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Cash may be king, but smartphones seek to

Using your smartphone to make payments in shops or public transport should become more widespread in 2015, but its supremacy will depend on how successful retailers are in enticing people to keep their cards or cash in their pockets.

The stakes are high for phone manufacturers and operators, not to mention banks, as the success of contactless systems where consumers sweep their smartphone over a reader could shake up the lucrative retail payments market.

But the chief executive of Ingenico, a leading manufacturer of payment card terminals as well as new contactless systems, doesn't see people as ready to give up their debit cards just yet.

"Smartphones will be a small part of the market but the main payment mechanism will remain the traditional (card) terminal which will continue to see growth," said Philippe Lazare, whose company manufactures more than one in three payment terminals in use worldwide.

That view didn't stop Ingenico from announcing, at the recent Mobile World Congress trade show in Barcelona, a contactless payments system compatible with Apple Pay.

Apple's adoption in 2014 of NFC, or the near field communication standard, was a major step towards this becoming the dominant technology.

Google has had a similar service, Google Wallet, available for a couple years.

NFC allows smartphones or other devices to communicate with one another within a distance of several centimetres.

This means consumers can quickly sweep their phones over readers rather than having to pull out a card, insert it into a terminal and wait to punch in a code.

"It was a decisive step towards the creation of an ecosystem but that may not be sufficient as several solutions are available," said Anne Bouverot, head of the GSMA trade association for mobile operators that organises the Barcelona event.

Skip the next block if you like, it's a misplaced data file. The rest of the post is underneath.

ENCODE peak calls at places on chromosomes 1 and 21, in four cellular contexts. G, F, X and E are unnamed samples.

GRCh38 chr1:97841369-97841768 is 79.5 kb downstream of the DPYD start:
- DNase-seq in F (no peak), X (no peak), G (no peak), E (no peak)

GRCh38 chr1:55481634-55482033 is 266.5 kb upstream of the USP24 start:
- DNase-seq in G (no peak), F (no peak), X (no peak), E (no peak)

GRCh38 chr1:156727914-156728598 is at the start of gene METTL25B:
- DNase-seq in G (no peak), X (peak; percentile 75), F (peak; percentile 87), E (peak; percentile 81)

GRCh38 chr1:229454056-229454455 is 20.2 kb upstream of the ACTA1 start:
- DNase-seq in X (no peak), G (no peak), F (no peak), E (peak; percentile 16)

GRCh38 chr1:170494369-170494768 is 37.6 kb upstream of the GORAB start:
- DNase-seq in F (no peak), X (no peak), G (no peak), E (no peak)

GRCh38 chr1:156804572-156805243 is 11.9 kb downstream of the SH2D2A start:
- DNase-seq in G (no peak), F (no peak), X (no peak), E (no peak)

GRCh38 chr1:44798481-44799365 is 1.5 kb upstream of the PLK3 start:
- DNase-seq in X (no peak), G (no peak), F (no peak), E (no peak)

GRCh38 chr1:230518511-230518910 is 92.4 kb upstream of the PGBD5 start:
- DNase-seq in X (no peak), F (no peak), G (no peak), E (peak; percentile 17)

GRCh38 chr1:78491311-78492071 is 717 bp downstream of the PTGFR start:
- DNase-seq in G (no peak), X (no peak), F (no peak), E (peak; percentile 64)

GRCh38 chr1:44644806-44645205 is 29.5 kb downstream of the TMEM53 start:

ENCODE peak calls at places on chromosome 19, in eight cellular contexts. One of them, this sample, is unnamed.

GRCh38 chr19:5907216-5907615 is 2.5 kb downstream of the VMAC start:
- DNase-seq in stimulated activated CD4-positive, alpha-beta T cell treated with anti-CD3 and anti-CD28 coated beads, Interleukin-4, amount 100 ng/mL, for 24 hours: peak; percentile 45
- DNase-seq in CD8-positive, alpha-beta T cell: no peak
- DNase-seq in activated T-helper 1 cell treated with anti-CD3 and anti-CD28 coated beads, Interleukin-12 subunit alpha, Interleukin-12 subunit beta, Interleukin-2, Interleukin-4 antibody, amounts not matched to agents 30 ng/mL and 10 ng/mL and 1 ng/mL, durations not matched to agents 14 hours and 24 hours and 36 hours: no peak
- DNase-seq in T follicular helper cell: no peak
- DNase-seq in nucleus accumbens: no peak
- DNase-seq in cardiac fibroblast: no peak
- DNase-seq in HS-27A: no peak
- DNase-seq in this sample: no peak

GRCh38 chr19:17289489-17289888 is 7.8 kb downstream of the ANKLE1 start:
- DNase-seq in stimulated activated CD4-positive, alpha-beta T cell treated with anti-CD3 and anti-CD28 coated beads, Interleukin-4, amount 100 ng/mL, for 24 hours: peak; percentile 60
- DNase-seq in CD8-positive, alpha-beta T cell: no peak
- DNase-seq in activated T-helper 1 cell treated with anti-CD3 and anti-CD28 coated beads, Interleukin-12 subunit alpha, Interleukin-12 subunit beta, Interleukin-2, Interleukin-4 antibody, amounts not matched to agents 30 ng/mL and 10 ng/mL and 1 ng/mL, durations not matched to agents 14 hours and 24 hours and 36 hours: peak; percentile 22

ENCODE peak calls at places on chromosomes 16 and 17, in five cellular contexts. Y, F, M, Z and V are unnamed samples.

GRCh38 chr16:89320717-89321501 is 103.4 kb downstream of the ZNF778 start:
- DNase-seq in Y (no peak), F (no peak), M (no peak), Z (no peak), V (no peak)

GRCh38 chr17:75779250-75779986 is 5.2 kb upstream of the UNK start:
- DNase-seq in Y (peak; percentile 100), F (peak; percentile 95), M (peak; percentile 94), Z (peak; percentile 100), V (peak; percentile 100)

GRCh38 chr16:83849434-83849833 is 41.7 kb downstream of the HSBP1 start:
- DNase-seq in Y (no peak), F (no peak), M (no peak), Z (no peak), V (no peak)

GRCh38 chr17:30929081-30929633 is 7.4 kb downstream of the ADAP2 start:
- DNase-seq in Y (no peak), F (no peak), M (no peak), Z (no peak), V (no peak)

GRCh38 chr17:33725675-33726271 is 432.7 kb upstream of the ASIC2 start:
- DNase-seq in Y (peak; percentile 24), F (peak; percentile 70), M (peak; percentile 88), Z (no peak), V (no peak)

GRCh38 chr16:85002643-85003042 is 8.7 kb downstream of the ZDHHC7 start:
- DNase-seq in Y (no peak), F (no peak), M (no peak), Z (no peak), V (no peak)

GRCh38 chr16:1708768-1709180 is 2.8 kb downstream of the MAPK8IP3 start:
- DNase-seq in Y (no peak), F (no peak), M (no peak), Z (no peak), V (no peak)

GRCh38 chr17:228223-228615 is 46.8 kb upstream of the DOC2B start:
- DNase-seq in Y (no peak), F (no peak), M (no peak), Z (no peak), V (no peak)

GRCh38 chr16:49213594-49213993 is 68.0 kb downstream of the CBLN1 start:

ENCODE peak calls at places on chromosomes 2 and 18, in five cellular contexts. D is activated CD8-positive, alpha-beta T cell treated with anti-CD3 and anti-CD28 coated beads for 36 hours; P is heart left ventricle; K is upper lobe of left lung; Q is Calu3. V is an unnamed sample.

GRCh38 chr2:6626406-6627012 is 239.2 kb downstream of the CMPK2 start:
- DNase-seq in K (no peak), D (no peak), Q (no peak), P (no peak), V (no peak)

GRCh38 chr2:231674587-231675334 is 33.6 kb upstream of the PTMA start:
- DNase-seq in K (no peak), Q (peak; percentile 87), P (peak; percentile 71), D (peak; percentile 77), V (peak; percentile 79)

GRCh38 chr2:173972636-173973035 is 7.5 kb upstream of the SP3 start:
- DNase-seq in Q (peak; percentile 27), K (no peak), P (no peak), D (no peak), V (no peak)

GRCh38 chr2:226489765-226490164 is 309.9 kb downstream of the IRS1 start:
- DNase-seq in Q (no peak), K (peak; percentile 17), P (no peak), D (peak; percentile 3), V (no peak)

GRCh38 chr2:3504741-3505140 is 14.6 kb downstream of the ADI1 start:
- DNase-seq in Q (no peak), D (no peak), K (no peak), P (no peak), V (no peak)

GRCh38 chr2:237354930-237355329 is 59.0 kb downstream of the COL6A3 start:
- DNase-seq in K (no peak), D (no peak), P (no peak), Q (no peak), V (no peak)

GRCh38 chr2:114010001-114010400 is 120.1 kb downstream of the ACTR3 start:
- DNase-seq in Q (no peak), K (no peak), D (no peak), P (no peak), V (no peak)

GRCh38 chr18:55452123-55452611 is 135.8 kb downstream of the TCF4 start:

She said that it was also important to get people accustomed to using their phones for making payments by using them elsewhere, such as with public transport systems that have adopted contactless technology like in London or Paris.

In launching Apple Pay, the US tech giant was again demonstrating its longstanding role as a trendsetter, rather than responding to consumer demand. It has yet to be rolled out anywhere except in the United States.

But Apple's initiative has pushed its competitors to also move forward.

All high-end smartphones are now coming equipped with NFC. Some are coming with added security features, like the new Samsung Galaxy S6 unveiled at Barcelona that has a fingerprint scanner.

Google in February bought Softcard, a rival to its Google Wallet co-founded by US mobile operators AT&T, T-Mobile USA and Verizon in 2011.

And Samsung recently acquired LoopPay, whose technology links up with the magnetic strip readers in existing payment terminals instead of NFC.

This system transmits card details via secure magnetic signals to the reader when held up against it.

It has the advantage over the Apple and Google systems of being immediately compatible with more than 30 million payment terminals in use in the US.

Banks lost out in the internet payments market to Paypal, which announced during the Mobile World Congress that it was getting into the contactless payments game with the purchase of Paydiant.

This US company works with merchants to develop loyalty and incentive programs as part of mobile payment systems to help them boost sales.

Many experts see retailers offering discounts and promotions tailored to each client as an important element in encouraging consumers to make the switch to contactless payments with their smartphones.

But not everyone expects a boom in the use of smartphones for making payments.

"For several years now an explosion of that of kind of payment has been expected but one should not forget that 85 per cent of all the transactions in the world are still made via cash," said MasterCard's chief executive Ajay Banga.

He expects adoption of contactless payment systems to instead grow steadily over several years.